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In order to do that, I have to align my instincts with the landscape. This is an ancient art known by farmers and practiced by surfers. I learned it from mainly from working with Anthony Tashnick, who is the one human most keenly attuned to the ocean I have ever known. All professional surfers have this instinct. It is a prerequisite to the job, just as a fisherman has to find the fish. The surfer has to be where the waves are good. The photographer has to position themselves for the right compositions at the right times. It is all the same in some way. You have to study the patterns and intend to be in the right place at the right time. It is an exercise of using desire to change your behavior. You have to want to get the shot and then work to be there for the moment when it happens.

 

Another, less positive, way to think about it is like the instincts of an alcoholic or junky. The need for that thing is so strong that there is almost a supernatural attraction to it that creates the ability to know where it is at all times. Just like the alcoholic knows where the liquor cabinet is when they walk into a home, the surfer knows where an incoming swell is going to break, and a photographer knows how to be somewhere amazing when the light peaks.

 

I certainly am not suggesting that I have it all figured out, but I do have some things wired. I know that the more I hike the better photos I get. I know that it is a great honor to be a photographer and I respect the art and its tradition, so I feel compelled to work at being the best artist with a lens that I can be. I very much approach the task of making art with some kind of militant warrior spirit. I believe that it is as much about conquering my own fears and temptations through discipline as anything else. Working on photography is one thing: working on the person making the photographs is another altogether. Facing ourselves and being honest about what we find is an act of courage that is transformative.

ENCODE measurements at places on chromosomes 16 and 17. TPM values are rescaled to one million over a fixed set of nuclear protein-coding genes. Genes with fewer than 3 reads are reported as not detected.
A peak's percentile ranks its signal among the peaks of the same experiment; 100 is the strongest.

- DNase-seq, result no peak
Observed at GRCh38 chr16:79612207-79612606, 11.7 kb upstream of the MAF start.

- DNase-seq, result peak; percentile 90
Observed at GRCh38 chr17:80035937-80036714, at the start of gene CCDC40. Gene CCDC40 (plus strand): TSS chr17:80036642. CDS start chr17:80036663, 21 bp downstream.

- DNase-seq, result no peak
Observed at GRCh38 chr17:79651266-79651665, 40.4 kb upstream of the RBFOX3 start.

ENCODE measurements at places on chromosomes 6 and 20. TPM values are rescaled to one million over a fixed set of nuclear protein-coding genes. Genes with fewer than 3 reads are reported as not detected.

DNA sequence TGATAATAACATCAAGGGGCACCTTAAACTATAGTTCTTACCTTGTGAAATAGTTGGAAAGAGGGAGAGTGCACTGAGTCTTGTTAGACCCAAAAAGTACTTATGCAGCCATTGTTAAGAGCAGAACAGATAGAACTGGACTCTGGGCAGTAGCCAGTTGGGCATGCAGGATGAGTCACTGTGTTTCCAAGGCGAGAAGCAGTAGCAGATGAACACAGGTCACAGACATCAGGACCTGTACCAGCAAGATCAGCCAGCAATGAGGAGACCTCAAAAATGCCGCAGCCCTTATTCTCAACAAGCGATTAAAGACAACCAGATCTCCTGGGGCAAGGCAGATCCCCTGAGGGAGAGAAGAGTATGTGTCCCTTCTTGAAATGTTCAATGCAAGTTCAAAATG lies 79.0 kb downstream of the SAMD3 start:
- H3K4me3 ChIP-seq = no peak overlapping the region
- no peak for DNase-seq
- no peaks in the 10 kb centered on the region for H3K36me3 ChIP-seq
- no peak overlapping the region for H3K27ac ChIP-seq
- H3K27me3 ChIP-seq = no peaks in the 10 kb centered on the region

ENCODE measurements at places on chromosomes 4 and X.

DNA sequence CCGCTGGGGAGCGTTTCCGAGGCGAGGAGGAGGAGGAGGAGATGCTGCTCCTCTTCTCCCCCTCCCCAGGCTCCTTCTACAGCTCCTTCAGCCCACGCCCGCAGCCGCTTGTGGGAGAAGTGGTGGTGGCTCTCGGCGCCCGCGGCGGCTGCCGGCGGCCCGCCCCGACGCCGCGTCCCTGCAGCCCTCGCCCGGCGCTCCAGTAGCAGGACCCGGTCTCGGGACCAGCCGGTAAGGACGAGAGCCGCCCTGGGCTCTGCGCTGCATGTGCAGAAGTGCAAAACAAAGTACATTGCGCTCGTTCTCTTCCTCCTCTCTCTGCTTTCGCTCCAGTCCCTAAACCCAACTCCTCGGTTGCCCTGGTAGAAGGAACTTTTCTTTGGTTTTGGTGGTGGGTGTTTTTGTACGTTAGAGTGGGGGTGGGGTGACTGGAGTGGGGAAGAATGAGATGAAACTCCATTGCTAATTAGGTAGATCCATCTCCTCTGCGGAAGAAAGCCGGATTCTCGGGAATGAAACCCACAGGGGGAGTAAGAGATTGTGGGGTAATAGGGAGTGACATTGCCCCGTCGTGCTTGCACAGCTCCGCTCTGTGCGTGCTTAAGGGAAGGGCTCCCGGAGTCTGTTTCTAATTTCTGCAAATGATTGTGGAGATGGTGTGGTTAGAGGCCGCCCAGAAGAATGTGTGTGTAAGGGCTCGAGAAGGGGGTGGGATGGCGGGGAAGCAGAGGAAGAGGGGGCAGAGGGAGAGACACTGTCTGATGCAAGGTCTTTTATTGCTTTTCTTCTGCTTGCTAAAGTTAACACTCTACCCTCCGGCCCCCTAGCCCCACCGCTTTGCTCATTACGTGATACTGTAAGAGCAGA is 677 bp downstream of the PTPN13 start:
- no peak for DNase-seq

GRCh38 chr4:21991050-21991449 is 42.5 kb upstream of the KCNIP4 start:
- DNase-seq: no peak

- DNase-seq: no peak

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This project is an attempt to align those things, too. I want to improve in all aspects of my being, but especially as a photographer and as a person. How can you gauge your improvement? How do you know when you are getting better? It is just a feeling. It is all subjective anyways. But, you have to live with your feelings, so if you can conquer the negative self-talk then you create space for some much more interesting dialogue.

 

The best way to earn the respect of people you care about is by being respectful and that starts with how you treat yourself. Hiking for my photographs gives me a sense of achievement and a confidence that I know something fundamental about myself. My desire to keep pushing myself physically and artistically gives me a sense of self-respect. I know what my intentions are. When I feel tired or sore, it reminds me of my decision to double down on imagining sustainability and it feels great.

 

 

 

 

 

Communication, Marketing and Value During Covid-19